A 20-year record (1998–2017) of permafrost, active layer and meteorological conditions at a high Arctic permafrost research site (Bayelva, Spitsbergen)
- 1Alfred Wegener Institute Helmholtz Center for Polar and Marine Research, Telegrafenberg A43, 14473 Potsdam, Germany
- 2Humboldt University, Geography Department, Unter den Linden 6, 10099 Berlin, Germany
- 3University of Leeds, School of Earth and Environment, Leeds, LS2 9JT, UK
- 4University of Exeter, College of Engineering, Mathematics and Physical sciences, Exeter, EX4 4QF, UK
- 5Met Office Hadley Centre, FitzRoy Road, Exeter, EX1 3PB, UK
- 6University of Heidelberg, Institute of Environmental Physics, INF 229, 69120 Heidelberg, Germany
- 7TU Clausthal, Institute for Mathematics, Erzstr. 1, 38678 Clausthal-Zellerfeld, Germany
- 8Irstea, UR HHLY, Centre de Lyon-Villeurbanne, 5 rue de la Doua, BP 32108, 69616 Villeurbanne CEDEX, France
- 9Université Grenoble Alpes, Irstea, UR ETGR, Centre de Grenoble, 2 rue de la Papeterie-BP 76, 38402 St-Martin-d'Hères, France
- 10German Aerospace Center (DLR), Institute of Planetary Research, Rutherfordstr. 2, 12489 Berlin, Germany
- 11University of Oslo, Department of Geosciences, P.O. Box 1047, Blindern, 0316 Oslo, Norway
Abstract. Most permafrost is located in the Arctic, where frozen organic carbon makes it an important component of the global climate system. Despite the fact that the Arctic climate changes more rapidly than the rest of the globe, observational data density in the region is low. Permafrost thaw and carbon release to the atmosphere are a positive feedback mechanism that can exacerbate global warming. This positive feedback functions via changing land–atmosphere energy and mass exchanges. There is thus a great need to understand links between the energy balance, which can vary rapidly over hourly to annual timescales, and permafrost, which changes slowly over long time periods. This understanding thus mandates long-term observational data sets.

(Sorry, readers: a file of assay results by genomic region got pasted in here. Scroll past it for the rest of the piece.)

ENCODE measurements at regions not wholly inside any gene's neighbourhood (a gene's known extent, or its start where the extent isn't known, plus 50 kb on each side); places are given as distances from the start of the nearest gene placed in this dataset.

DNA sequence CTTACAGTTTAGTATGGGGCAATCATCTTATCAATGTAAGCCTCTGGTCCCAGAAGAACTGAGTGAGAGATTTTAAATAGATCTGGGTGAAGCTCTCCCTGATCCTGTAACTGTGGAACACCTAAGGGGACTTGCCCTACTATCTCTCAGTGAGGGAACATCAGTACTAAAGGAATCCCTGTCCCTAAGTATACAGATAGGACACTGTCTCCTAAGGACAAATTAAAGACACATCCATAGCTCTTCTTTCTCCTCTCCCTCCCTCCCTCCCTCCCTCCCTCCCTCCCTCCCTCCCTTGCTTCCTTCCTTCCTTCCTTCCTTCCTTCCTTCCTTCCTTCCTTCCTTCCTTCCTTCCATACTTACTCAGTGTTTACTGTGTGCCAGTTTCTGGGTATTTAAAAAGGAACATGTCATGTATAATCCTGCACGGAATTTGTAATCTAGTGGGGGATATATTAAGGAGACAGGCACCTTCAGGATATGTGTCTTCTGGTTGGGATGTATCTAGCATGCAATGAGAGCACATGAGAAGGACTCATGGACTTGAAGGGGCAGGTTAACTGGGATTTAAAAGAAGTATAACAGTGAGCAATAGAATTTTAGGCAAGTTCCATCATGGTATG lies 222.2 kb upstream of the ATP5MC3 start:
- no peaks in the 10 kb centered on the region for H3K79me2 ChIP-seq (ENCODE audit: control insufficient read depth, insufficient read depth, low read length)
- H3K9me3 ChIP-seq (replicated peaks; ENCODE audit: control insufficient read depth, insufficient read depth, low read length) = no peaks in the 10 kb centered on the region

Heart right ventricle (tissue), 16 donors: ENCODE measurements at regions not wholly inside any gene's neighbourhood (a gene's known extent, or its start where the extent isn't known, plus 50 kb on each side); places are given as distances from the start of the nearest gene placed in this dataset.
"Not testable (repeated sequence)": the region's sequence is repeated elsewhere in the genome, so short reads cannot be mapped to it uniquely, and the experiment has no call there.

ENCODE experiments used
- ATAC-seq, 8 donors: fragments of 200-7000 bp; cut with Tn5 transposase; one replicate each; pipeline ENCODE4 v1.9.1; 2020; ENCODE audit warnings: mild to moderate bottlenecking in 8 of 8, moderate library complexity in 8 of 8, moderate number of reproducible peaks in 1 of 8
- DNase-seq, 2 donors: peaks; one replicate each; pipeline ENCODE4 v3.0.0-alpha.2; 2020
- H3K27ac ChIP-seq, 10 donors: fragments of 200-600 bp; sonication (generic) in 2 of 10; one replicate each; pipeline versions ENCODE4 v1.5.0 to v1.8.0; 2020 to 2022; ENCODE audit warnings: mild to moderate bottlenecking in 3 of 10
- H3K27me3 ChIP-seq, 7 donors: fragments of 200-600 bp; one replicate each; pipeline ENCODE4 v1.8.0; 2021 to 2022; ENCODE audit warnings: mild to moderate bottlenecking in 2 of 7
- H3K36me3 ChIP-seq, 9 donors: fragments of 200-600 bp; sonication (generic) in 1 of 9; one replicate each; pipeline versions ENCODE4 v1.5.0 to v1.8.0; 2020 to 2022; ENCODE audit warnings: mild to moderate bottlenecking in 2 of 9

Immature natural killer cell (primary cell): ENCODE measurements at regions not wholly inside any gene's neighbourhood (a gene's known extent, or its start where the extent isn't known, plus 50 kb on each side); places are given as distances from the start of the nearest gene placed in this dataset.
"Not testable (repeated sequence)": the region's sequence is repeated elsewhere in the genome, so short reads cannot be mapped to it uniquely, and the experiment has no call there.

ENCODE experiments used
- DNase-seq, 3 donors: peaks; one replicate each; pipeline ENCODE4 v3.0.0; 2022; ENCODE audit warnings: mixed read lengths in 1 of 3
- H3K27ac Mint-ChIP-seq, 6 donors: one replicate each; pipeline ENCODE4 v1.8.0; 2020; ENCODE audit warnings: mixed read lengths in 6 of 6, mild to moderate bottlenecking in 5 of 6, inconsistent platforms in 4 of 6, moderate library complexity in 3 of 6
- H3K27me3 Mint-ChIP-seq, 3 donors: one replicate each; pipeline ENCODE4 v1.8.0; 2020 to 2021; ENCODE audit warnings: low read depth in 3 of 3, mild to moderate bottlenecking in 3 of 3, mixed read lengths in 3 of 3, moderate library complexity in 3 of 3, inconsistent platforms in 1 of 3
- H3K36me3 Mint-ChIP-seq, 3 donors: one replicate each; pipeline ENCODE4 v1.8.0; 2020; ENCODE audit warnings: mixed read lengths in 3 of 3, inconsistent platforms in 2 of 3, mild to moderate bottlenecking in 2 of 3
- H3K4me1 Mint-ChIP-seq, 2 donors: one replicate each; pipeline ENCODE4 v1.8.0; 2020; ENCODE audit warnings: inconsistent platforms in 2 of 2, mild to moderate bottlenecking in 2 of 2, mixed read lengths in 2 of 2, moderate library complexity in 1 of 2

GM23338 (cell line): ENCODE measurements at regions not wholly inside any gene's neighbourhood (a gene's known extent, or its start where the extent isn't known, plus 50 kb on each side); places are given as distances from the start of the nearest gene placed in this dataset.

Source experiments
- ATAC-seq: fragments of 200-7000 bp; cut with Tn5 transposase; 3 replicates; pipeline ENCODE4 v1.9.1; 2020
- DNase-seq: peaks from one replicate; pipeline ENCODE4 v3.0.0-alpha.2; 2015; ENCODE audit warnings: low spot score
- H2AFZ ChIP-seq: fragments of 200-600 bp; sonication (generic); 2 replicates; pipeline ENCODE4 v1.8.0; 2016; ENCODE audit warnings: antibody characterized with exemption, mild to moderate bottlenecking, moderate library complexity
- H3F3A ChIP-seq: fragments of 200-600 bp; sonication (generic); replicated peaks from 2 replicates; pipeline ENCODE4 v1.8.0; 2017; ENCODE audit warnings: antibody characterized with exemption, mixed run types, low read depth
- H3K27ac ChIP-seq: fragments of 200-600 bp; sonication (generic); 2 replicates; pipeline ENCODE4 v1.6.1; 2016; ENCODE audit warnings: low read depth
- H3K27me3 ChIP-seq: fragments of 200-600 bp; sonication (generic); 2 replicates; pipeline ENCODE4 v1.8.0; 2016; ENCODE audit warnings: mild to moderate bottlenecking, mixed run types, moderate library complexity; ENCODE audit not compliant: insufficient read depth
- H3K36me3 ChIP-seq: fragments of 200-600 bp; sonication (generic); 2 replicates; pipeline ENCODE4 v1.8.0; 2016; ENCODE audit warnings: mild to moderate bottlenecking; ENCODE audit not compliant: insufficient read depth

Such a data set is available from the Bayelva site at Ny-Ålesund, Svalbard, where meteorology, energy balance components and subsurface observations have been made for the last 20 years. Additional data include a high-resolution digital elevation model (DEM) that can be used together with the snow physical information for snowpack modeling and a panchromatic image. This paper presents the data set produced so far, explains instrumentation, calibration, processing and data quality control, as well as the sources for various resulting data sets. The resulting data set is unique in the Arctic and serves as a baseline for future studies. The mean permafrost temperature is −2.8 °C, with a zero-amplitude depth at 5.5 m (2009–2017). Since the data provide observations of temporally variable parameters that mitigate energy fluxes between permafrost and atmosphere, such as snow depth and soil moisture content, they are suitable for use in integrating, calibrating and testing permafrost as a component in earth system models.
The presented data are available in the Supplement for this paper (time series) and through the PANGAEA and Zenodo data portals: time series (https://doi.org/10.1594/PANGAEA.880120, https://zenodo.org/record/1139714) and HRSC-AX data products (https://doi.org/10.1594/PANGAEA.884730, https://zenodo.org/record/1145373).